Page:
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Apple Fixes Shellshock In OS X 102

Posted by timothy
from the that's-mac-os-x-to-you-buddy dept.
jones_supa (887896) writes Apple has released the OS X Bash Update 1.0 for OS X Mavericks, Mountain Lion, and Lion, a patch that fixes the "Shellshock" bug in the Bash shell. Bash, which is the default shell for many Linux-based operating systems, has been updated two times to fix the bug, and many Linux distributions have already issued updates to their users. When installed on an OS X Mavericks system, the patch upgrades the Bash shell from version 3.2.51 to version 3.2.53. The update requires the OS X 10.9.5, 10.8.5, or 10.7.5 updates to be installed on the system first. An Apple representative told Ars Technica that OS X Yosemite, the upcoming version of OS X, will receive the patch later.

Why You Can't Manufacture Like Apple 408

Posted by timothy
from the you-just-haven't-earned-it-yet-baby dept. writes Medium reports that although many startups want to design something that mimics the fit and finish of an Apple product, it's a good way to go out of business. "What happened when Apple wanted to CNC machine a million MacBook bodies a year? They bought 10k CNC machines to do it. How about when they wanted to laser drill holes in MacBook Pros for the sleep light but only one company made a machine that could drill those 20 m holes in aluminum? It bought the company that made the machines and took all the inventory. And that time when they needed batteries to fit into a tiny machined housing but no manufacturer was willing to make batteries so thin? Apple made their own battery cells. From scratch." Other things that Apple often does that can cause problems for a startup include white plastic (which is the most difficult color to mold), CNC machining at scale (too expensive), Laser drilled holes (far more difficult than it may seem), molded plastic packaging (recycled cardboard is your friend), and 4-color, double-walled, matte boxes + HD foam inserts (It's not unusual for them to cost upwards of $12/unit at scale. And then they get thrown away.). "If you see a feature on an Apple device you want to copy, try to find it on another company's product. If you do, it's probably okay to design into your product. Otherwise, lower your expectations. I assure you it'll be better for your startup."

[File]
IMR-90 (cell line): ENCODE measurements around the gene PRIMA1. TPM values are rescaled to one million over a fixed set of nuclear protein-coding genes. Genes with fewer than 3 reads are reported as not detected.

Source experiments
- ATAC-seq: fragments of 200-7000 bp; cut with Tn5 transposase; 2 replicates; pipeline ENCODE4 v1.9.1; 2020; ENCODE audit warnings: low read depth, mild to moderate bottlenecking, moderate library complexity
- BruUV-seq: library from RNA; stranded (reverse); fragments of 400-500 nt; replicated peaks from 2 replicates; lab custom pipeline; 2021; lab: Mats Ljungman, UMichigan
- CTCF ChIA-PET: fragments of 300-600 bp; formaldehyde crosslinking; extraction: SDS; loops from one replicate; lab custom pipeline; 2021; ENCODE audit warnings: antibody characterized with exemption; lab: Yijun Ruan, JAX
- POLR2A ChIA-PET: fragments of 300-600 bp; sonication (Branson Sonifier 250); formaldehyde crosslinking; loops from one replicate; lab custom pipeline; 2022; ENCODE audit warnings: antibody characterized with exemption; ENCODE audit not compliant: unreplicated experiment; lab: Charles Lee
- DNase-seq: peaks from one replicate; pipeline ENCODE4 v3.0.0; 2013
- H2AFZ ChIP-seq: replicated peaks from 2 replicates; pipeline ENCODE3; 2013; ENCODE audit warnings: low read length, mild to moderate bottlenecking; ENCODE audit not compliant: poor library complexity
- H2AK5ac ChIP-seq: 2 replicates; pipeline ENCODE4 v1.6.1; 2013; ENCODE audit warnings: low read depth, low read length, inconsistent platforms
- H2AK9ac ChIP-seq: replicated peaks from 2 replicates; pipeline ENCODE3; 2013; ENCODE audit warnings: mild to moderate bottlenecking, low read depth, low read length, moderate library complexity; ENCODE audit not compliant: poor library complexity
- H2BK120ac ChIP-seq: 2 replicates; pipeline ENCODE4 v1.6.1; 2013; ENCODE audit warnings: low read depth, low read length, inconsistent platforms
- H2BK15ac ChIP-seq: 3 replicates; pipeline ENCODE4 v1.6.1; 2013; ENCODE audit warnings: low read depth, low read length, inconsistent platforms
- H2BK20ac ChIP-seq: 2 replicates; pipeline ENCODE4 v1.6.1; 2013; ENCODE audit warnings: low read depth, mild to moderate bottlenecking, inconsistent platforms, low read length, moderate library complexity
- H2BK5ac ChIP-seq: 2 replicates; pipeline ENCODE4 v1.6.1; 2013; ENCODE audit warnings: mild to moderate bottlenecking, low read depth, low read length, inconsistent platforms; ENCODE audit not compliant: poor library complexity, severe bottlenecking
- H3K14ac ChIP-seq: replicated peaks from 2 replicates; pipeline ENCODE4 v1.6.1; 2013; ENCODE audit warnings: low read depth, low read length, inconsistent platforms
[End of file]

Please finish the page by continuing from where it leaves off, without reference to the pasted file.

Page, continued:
Comment: Re:OK (Score 1) 203

by MrHanky (#47878617) Attached to: 5 Million Gmail Passwords Leaked, Google Says No Evidence Of Compromise

Unless you've used the same password for gmail as for whichever site has been hacked, it shouldn't matter. I found my gmail address, but the password had never been used at Google. The problem is if you've reused the password on a bunch of sites where your email address can be used as login.

Comment: Re:Good (Score 1) 67

by MrHanky (#47799237) Attached to: Post-Microsoft Nokia Offering Mapping Services To Samsung

Reporting errors in Google Maps used to be fairly simple, if you knew how, but the constant changes in the UI makes it difficult. When they first introduced bicycle maps, there were quite a few grave errors initially (up/down a stairway, along a motorway where bicycling is prohibited). They were fixed pretty soon after I reported them.

After messing around in Maps for a while (web version), I see that it's still easy enough to report errors. Just click the speech bubble.

Comment: Re:So you can reuse the PC board? (Score 1) 122

by gabebear (#47392533) Attached to: New Single Board Computer Lets You Swap Out the CPU and Memory
It's a similar problem. Except since this is a much larger connector(100 times as many pins?) with smaller pins(1/4 the size?) and uses a specification that is used by far fewer people than USB it's MANY MANY times more likely to have an issue than a single USB port.

In reality computers solder USB all the time for lower-bandwidth devices(e.g. Bluetooth, WebCam, SD reader, InfraRed, ethernet, WiFi, etc). It's dramatically cheaper and slightly more reliable than including a full USB port because you don't have to worry about charging phones(1000ma+) on a port that will only have a 250ma device on it or buy all the interconnects. The actual chips for most of this stuff are pennies. To build the same thing with interchangeable interconnects raises the power budget, the component budget, and the QA budget...

Comment: Re: 1-600 kilotons (Score 1) 172

by RsG (#46834457) Attached to: Asteroid Impacts Bigger Risk Than Thought

It's "Hiroshima" ,and you really ought to read up on the details before commenting.

Roughly 80K were killed INSTANTLY from the blast. Blown to bits, vaporized, incinerated, or rather more prosaically by killed shrapnel. Others were killed when the city burned - lots of wooden construction, especially far from the city center. Many more were fatally wounded but did NOT die in the blast - burn or shrapnel victims who would die of infection or lack of treatment days, or even weeks later. The fatality list would have been smaller had the bombing not eliminated most medical staff and facilities within the city, leading to treatable wounds becoming septic.

You can't take the total fatalities, subtract the immediate deaths and arrive at the figure for "death by radiation poisoning". In point of fact, there were a great many people killed from radiation, but anyone close enough to the blast to receive a lethal dose ALSO received other injuries, meaning that, rather than having discrete categories for radiation poisoning, burns, shrapnel/blast and infection casualties, you have people who were wounded in multiple ways, and died of more than one cause.

System checkpoint complete.